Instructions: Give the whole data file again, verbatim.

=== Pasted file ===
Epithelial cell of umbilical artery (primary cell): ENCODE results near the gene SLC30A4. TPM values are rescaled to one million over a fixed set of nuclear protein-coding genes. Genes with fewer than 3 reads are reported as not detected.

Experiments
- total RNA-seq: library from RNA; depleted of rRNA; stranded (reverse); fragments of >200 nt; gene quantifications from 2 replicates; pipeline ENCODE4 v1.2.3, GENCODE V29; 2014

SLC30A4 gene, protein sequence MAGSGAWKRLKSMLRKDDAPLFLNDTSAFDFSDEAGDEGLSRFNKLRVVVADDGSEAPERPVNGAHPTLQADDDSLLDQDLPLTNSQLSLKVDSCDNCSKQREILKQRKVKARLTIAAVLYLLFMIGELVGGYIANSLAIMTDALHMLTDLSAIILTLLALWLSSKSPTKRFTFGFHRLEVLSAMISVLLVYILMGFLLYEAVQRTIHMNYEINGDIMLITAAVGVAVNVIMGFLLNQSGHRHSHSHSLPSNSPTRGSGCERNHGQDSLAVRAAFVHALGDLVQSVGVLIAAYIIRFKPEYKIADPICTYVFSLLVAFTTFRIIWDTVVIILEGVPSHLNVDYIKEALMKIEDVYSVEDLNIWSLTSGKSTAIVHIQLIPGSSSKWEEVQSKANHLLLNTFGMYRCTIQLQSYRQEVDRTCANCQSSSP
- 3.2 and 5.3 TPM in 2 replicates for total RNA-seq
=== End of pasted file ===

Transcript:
Epithelial cell of umbilical artery (primary cell): ENCODE results near the gene SLC30A4. TPM values are rescaled to one million over a fixed set of nuclear protein-coding genes. Genes with fewer than 3 reads are reported as not detected.

Experiments
- total RNA-seq: library from RNA; depleted of rRNA; stranded (reverse); fragments of >200 nt; gene quantifications from 2 replicates; pipeline ENCODE4 v1.2.3, GENCODE V29; 2014

SLC30A4 gene, protein sequence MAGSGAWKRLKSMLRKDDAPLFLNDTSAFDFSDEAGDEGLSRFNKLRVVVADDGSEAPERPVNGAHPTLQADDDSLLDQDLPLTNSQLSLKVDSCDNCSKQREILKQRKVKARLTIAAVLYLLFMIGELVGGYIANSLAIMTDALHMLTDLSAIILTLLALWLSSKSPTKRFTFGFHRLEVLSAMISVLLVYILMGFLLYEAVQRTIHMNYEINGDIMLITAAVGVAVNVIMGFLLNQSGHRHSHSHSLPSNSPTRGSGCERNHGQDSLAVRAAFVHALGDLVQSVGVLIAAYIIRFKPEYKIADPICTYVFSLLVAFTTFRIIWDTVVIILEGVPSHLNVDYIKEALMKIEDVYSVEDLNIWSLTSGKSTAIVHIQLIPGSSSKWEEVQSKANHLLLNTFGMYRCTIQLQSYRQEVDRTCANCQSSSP
- 3.2 and 5.3 TPM in 2 replicates for total RNA-seq